During the primaries in March, we said that Ana Cubas was the best candidate to represent a district shared by Latinos and African-Americans. Today, we are convinced she will be a valuable leader, both because of her local experience and proposals, as well as her ability to work for everyone in an area like District 9.
Cubas has a long track record in municipal government, since for years, she worked in various areas for Mayors James Hahn and Antonio Villaraigosa, and Council Members Alex Padilla and José Huizar.
Her municipal experience, which her rival, state Senator Curren Price, lacks, will be very useful to implement her jobs and economic development agenda. Cubas also plans to change residents’ quality of life by improving municipal services like garbage pickup, which is not efficient in that district.
The same goes for Cubas’ ambitious proposal to attract the biomedical industry to the district. She is realistic about the challenges involved, but has a clear vision and the knowledge to move a project of this size through the municipal maze.
While it is true that this would be her first elected office, in contrast with Price’s long political career, particularly in Sacramento, that does not necessarily represent an advantage for the lawmaker in this race.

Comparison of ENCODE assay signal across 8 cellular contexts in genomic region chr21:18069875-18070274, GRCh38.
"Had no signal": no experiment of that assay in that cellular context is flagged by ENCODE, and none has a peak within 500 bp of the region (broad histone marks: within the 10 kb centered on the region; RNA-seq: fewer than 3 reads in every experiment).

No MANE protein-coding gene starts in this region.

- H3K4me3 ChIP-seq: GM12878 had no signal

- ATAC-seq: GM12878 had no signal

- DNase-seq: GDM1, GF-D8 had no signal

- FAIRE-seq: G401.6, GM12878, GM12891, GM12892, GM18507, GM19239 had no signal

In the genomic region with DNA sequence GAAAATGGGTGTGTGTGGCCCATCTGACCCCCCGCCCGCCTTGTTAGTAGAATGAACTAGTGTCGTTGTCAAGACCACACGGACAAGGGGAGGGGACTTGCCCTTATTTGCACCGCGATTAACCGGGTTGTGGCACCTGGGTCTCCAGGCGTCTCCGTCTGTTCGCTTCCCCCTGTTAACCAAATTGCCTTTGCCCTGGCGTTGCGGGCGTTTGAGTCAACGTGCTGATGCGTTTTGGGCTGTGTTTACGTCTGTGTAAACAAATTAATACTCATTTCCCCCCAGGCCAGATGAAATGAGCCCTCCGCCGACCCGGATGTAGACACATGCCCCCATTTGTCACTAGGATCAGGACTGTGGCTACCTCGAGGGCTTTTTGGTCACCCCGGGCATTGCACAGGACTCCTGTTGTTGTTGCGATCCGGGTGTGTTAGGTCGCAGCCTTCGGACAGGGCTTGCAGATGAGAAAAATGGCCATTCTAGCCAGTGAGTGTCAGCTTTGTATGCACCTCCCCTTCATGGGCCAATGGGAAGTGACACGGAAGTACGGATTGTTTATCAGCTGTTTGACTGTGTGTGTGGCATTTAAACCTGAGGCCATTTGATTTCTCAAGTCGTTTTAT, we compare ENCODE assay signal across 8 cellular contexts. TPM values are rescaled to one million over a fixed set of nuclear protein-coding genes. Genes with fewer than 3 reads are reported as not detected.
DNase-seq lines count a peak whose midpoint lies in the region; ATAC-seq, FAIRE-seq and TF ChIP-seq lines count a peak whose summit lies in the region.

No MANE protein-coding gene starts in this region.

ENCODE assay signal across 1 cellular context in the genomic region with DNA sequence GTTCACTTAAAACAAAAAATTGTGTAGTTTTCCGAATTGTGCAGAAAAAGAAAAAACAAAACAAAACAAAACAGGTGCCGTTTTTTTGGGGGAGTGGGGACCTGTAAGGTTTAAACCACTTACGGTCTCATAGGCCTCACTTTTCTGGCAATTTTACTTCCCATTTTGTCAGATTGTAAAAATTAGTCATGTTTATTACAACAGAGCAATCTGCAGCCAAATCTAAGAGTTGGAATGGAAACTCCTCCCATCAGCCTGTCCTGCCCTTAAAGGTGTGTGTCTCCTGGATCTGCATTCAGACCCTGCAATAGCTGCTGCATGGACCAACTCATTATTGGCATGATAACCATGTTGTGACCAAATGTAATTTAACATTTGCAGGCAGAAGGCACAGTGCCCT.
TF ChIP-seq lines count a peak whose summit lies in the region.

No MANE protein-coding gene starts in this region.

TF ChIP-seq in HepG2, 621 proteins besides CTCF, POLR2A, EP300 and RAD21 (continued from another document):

Price represents one-third of the poorest district in Los Angeles, but arguably, his priorities have not always focused on this area. As a lawmaker, he testified in favor of the recent redistricting that hurt District 9 by removing part of downtown L.A. from the district.
On the other hand, we are very concerned that after the primaries, Priceknowing that Cubas would be his opponentmentioned her in front of an African-American audience, saying: “Even in this campaign, we have an opponent who is committed to dividing the 9th [District] along racial lines.” Later, faced with natural reaction to such a comment, Price said it was misinterpreted, and that what he meant was the opposite, that he would not accept racial hostility in the race. What a way to explain that!
We think this type of comment is inflammatory and irresponsible, especially in a district with a history of tension between the African-American and Latino communities. It also logically brings into question whether Price is the most suitable person to fairly and equitably represent all of the district’s residents.
Based on that, we believe that Ana Cubas should represent District 9. She has an exemplary story, overcoming the odds as an immigrant, which is not enough to join the City Council. However, her local experience, vision and ability to be a “bridge builder” in the communityas former Council Member Rita Walters, from the same district, described herare clear reasons why Cubas should be elected. Vote for Ana Cubas in District 9!